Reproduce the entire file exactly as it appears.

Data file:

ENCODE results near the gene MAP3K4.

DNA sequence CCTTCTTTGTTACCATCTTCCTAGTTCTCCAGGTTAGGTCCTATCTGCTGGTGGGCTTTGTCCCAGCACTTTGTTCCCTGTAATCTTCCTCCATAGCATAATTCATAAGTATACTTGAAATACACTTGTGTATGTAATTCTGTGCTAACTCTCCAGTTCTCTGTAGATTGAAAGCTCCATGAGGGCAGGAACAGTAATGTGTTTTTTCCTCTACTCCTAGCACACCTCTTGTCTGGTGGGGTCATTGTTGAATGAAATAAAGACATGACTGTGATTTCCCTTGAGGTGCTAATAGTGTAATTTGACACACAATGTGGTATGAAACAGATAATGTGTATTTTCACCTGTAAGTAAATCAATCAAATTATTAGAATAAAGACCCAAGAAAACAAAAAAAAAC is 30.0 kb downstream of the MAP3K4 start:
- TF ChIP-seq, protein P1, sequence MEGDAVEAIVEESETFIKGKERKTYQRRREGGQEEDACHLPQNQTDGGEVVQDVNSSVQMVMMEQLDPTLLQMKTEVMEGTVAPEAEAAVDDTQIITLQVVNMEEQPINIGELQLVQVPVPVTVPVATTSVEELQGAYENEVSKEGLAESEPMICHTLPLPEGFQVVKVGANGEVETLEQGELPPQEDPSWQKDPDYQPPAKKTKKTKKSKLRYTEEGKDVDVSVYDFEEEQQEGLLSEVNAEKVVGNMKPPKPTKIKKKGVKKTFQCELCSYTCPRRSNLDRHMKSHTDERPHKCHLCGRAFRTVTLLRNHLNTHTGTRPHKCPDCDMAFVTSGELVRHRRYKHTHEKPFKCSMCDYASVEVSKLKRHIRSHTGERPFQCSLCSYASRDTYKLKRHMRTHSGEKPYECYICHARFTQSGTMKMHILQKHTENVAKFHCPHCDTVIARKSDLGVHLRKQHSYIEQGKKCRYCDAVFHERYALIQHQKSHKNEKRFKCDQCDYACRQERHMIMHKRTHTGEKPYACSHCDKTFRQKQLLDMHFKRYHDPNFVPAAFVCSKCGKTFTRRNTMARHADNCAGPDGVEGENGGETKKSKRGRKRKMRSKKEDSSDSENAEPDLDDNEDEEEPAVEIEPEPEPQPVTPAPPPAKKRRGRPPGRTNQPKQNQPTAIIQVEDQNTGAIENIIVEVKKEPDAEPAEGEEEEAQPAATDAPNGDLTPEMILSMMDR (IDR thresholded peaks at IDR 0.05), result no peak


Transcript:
ENCODE results near the gene MAP3K4.

DNA sequence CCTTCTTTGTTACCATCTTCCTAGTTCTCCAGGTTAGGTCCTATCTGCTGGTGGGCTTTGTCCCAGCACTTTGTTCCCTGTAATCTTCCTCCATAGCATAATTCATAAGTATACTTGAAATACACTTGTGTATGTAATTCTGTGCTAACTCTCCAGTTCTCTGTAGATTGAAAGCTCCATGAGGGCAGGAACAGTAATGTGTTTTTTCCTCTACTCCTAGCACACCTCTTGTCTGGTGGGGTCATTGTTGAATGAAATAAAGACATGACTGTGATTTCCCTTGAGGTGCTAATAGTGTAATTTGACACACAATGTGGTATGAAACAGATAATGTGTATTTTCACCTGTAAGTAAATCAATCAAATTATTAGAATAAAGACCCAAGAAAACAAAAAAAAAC is 30.0 kb downstream of the MAP3K4 start:
- TF ChIP-seq, protein P1, sequence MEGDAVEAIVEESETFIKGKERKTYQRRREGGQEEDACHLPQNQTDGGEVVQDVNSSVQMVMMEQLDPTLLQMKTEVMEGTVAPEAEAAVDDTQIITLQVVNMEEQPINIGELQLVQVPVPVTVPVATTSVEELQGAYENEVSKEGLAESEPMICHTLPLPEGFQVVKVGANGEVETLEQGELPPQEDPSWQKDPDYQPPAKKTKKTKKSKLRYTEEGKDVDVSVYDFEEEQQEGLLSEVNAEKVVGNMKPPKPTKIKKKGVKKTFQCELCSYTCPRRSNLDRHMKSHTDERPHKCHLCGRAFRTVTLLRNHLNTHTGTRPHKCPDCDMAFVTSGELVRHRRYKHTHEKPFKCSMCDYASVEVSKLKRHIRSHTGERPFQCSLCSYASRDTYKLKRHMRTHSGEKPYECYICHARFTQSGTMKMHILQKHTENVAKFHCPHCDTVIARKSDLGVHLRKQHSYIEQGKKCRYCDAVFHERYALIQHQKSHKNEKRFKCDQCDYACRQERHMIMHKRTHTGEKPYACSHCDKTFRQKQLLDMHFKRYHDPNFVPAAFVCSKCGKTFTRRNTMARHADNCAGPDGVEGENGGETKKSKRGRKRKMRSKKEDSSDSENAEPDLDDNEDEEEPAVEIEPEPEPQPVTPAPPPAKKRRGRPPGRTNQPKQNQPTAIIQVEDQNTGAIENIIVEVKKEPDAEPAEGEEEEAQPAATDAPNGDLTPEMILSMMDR (IDR thresholded peaks at IDR 0.05), result no peak